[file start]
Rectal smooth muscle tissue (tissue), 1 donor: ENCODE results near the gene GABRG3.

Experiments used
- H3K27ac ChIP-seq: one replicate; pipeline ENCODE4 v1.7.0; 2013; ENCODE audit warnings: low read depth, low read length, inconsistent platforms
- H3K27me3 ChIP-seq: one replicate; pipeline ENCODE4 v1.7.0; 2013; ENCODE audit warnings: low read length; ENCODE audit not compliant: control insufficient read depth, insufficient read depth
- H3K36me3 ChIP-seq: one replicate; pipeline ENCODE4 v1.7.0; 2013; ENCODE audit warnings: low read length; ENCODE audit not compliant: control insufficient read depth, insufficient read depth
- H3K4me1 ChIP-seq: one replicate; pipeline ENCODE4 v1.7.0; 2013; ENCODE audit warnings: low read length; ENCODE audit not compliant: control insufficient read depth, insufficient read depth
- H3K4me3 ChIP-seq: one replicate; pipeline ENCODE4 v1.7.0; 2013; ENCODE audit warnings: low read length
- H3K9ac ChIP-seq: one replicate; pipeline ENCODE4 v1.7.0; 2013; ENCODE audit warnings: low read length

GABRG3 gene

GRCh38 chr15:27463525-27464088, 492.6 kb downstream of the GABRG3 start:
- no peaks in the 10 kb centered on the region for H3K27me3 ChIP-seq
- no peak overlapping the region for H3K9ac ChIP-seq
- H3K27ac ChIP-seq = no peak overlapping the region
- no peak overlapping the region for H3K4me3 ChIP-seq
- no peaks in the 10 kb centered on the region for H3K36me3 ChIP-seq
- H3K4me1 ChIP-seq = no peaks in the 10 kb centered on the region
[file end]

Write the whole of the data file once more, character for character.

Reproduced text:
Rectal smooth muscle tissue (tissue), 1 donor: ENCODE results near the gene GABRG3.

Experiments used
- H3K27ac ChIP-seq: one replicate; pipeline ENCODE4 v1.7.0; 2013; ENCODE audit warnings: low read depth, low read length, inconsistent platforms
- H3K27me3 ChIP-seq: one replicate; pipeline ENCODE4 v1.7.0; 2013; ENCODE audit warnings: low read length; ENCODE audit not compliant: control insufficient read depth, insufficient read depth
- H3K36me3 ChIP-seq: one replicate; pipeline ENCODE4 v1.7.0; 2013; ENCODE audit warnings: low read length; ENCODE audit not compliant: control insufficient read depth, insufficient read depth
- H3K4me1 ChIP-seq: one replicate; pipeline ENCODE4 v1.7.0; 2013; ENCODE audit warnings: low read length; ENCODE audit not compliant: control insufficient read depth, insufficient read depth
- H3K4me3 ChIP-seq: one replicate; pipeline ENCODE4 v1.7.0; 2013; ENCODE audit warnings: low read length
- H3K9ac ChIP-seq: one replicate; pipeline ENCODE4 v1.7.0; 2013; ENCODE audit warnings: low read length

GABRG3 gene

GRCh38 chr15:27463525-27464088, 492.6 kb downstream of the GABRG3 start:
- no peaks in the 10 kb centered on the region for H3K27me3 ChIP-seq
- no peak overlapping the region for H3K9ac ChIP-seq
- H3K27ac ChIP-seq = no peak overlapping the region
- no peak overlapping the region for H3K4me3 ChIP-seq
- no peaks in the 10 kb centered on the region for H3K36me3 ChIP-seq
- H3K4me1 ChIP-seq = no peaks in the 10 kb centered on the region